The contemporary purpose of a business school is to develop and enhance the individual’s and the collective’s abilities to innovate. That means not merely creating, inventing, and imagining but also commercialising products and services and contributing to new theoretical knowledge.
More speci cally, to achieve positive impact the role of business schools is to create and disseminate knowledge that can be applied to enhance the practice of professional managers, whatever their organisations’ purpose, scope, size or location. It is imperative that business schools foster an understanding of the human behaviours that both facilitate and impede the achievement of organisational and social goals.
At the same time, these need to support pressing concerns such as environmental and demographic changes, health, hunger, inequalities, ageing, poverty, geopolitical and technological shifts, and so on.
In this respect, business schools are key integrating actors and anchors within the academic world, the economy, and society more broadly. Integration implies proactive engagement with collaborators and the designing of business schools that are institutionally and socially embedded while retaining a degree of self-determination.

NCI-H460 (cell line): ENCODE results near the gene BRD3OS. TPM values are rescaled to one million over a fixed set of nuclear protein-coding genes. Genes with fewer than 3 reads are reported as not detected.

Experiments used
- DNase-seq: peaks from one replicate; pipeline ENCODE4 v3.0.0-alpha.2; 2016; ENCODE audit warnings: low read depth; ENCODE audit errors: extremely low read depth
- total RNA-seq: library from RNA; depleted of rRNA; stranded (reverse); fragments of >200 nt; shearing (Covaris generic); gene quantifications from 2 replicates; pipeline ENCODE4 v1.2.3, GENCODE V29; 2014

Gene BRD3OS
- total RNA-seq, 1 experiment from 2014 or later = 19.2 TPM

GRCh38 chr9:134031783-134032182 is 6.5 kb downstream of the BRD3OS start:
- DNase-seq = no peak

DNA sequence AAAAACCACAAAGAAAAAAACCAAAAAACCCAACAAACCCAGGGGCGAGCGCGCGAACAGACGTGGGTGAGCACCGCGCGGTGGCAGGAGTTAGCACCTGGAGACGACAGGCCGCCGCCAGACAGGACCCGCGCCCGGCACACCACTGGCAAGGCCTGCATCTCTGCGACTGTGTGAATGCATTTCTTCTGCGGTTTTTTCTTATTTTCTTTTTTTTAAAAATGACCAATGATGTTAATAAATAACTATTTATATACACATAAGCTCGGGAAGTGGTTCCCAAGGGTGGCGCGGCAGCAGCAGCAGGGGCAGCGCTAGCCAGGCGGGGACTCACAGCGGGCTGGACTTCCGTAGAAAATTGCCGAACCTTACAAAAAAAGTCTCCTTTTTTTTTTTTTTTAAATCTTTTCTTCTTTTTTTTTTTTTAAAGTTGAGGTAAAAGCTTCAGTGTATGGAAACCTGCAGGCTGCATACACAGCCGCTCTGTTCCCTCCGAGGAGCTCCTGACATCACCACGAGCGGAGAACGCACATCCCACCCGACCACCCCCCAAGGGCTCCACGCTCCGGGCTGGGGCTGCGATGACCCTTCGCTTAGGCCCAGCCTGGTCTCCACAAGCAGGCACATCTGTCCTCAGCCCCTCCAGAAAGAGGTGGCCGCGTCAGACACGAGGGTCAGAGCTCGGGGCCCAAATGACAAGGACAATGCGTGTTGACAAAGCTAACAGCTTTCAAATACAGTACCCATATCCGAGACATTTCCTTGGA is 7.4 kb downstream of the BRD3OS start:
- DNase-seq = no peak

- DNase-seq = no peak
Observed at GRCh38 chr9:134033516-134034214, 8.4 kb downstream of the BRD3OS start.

Now that is a tall order. It is, therefore, unlikely that any one business school can be all things to all people. A large part of our argument revolves around the need for specialisation. It is by standing apart from the crowd, rather than through delivering to the “common denominator”, that we can achieve meaningful impact.
Business schools are clearly in the reputation business, with a strong focus on brand, journal citations, league tables, and the professional careers of staff and students. How can they make their mark?
Despite those who bemoan the unful lled promise of the project to professionalise management and the suggestion by Howard Thomas, Dean of Lee Kong Chian School of Business, Singapore Management University, and others that business schools may have reached a “tripping point”, there is no denying that we have done well to professionalise ourselves.
This has been achieved through accreditation agencies and national business school bodies.
In the context of criticisms about business schools’ isolationism in iconic buildings, disciplinary silos, decoupling from wicked interdisciplinary problems in society and being distinguished as “cash cows”, we argue for integration and further differentiation.
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